By Erik L. Ridley, AuntMinnie staff writer
November 15, 2010
Tuesday, November 30 | 11:30 a.m.-11:40 a.m. | SSG13-07 | Room S403AIn this Tuesday paper presentation, a University of Chicago team will share its results with a new computer-aided detection (CAD) technique that may yield higher sensitivity for the all-important flat lesions found on virtual colonoscopy.
Flat lesions are more likely to contain carcinoma than polypoid lesions, but they are difficult to find, contributing a major source of false-negative results in virtual colonoscopy. They also represent a challenge for CAD systems, said presenter Kenji Suzuki, PhD.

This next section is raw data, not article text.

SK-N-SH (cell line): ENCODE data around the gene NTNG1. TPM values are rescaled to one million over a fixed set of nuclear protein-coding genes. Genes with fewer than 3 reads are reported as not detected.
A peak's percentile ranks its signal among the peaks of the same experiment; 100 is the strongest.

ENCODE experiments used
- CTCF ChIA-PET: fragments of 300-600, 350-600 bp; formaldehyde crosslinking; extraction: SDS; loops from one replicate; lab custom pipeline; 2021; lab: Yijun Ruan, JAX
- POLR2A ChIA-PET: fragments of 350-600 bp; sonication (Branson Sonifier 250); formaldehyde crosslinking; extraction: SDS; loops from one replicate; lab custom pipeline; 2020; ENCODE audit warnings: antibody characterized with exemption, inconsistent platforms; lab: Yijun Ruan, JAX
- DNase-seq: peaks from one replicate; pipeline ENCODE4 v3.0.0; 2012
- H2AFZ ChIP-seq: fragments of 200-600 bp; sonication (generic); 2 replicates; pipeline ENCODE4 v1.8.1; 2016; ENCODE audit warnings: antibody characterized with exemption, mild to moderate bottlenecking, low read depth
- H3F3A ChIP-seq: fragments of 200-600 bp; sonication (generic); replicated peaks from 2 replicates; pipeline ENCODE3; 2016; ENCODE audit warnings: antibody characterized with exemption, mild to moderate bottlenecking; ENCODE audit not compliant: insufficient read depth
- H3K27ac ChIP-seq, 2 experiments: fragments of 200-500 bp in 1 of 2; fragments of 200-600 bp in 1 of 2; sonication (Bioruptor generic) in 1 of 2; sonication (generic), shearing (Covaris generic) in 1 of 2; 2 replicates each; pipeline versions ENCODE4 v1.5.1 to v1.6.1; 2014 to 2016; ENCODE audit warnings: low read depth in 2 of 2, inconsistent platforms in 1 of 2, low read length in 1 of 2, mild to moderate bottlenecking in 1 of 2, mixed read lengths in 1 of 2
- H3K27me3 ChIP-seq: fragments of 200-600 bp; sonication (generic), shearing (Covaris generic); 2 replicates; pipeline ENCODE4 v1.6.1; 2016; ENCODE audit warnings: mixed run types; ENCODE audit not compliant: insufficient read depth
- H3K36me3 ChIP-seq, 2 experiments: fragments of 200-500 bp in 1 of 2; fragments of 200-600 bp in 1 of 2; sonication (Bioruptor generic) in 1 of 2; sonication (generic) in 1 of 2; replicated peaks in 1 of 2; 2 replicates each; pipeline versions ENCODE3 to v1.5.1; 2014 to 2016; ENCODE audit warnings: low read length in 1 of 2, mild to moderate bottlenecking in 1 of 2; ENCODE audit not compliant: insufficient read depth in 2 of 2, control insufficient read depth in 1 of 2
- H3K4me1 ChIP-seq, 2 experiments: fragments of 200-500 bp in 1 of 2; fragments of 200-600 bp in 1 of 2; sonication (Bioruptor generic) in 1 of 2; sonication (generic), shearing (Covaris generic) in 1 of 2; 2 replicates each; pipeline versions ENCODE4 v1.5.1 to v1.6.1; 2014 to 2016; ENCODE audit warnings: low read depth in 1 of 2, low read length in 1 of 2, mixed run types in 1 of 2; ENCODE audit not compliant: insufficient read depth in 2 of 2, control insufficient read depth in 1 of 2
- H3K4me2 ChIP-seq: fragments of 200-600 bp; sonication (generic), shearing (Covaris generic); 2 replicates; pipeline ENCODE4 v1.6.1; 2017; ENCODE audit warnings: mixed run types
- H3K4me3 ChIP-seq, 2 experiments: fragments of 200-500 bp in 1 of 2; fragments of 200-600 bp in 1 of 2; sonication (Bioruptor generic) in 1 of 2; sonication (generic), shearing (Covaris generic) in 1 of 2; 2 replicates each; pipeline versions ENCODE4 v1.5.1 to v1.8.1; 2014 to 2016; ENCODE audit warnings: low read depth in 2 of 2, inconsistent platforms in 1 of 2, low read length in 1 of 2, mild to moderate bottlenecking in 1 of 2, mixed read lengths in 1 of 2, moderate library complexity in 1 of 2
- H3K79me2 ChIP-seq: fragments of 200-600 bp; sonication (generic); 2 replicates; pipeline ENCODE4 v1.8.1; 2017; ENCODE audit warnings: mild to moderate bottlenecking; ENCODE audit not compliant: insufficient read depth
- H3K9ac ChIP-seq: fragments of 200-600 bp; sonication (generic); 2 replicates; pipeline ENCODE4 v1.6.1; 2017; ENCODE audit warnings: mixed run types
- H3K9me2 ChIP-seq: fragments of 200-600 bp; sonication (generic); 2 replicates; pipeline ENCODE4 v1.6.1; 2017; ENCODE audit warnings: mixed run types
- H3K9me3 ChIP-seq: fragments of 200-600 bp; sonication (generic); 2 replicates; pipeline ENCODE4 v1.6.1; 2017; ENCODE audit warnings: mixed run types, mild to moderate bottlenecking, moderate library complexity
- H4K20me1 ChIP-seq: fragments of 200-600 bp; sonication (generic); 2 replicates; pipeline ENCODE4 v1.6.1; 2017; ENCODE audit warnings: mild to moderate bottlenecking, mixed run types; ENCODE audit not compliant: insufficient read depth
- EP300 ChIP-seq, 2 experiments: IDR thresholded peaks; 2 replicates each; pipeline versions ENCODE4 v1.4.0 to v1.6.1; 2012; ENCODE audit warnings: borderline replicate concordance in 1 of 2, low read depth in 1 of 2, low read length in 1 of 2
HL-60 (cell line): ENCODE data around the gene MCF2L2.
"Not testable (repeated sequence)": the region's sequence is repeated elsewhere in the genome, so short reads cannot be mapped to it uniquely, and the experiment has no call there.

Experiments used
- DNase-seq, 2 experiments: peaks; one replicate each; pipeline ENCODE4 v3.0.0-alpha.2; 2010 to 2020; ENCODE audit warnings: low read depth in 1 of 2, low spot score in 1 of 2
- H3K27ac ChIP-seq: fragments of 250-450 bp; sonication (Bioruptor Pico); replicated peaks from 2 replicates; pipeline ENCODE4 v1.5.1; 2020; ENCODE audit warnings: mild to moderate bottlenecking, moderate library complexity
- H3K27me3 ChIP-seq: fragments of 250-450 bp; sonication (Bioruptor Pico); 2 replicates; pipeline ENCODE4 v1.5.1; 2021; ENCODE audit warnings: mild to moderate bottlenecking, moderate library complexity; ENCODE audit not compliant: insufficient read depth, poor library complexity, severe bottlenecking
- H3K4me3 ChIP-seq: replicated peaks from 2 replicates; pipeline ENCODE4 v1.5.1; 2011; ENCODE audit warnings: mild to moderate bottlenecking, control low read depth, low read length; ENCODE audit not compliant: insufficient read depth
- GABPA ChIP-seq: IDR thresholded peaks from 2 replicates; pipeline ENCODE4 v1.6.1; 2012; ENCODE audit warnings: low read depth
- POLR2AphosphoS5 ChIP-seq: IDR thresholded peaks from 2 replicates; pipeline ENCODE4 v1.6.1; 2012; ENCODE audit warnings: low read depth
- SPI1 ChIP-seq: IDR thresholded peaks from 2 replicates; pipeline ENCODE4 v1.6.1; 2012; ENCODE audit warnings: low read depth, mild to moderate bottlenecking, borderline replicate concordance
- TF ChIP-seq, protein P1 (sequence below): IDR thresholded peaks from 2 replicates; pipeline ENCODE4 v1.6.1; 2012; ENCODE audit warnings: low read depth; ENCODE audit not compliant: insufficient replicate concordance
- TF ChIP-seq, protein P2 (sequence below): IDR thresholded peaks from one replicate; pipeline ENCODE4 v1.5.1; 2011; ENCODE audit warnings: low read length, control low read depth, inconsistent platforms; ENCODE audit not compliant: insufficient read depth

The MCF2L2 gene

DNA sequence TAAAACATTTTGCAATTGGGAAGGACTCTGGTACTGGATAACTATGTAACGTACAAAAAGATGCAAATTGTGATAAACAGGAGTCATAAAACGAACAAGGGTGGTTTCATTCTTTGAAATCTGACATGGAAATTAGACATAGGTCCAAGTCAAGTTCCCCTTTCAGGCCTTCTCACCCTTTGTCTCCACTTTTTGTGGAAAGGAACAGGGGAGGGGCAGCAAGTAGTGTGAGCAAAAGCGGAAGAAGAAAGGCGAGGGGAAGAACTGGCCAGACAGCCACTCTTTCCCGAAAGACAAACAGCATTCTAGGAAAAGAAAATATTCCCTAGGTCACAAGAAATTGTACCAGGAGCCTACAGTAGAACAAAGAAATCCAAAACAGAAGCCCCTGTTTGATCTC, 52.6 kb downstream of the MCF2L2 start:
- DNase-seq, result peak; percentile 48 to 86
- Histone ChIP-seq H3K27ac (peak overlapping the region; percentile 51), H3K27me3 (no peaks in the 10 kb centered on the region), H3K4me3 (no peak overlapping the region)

As a result, the researchers sought to develop a CAD algorithm to tackle flat lesions, employing a "spinning tangent" technique. In their study, the spinning tangent technique produced 82% sensitivity for flat lesions, including finding seven lesions that were missed by radiologists in a clinical trial, Suzuki said. The software had a false-positive rate of 4.5 per patient.
In comparison, a current CAD system that relies on the traditional shape-index method of analysis could only muster a sensitivity of 54% and a false-positive rate of 11 per patient.
"Thus, our new computer-aided detection system would be useful for improving radiologists' sensitivity for flat lesions, reducing the mortality due to colorectal cancer," Suzuki said.
Last Updated hh 11/12/2010 10:42:47 AM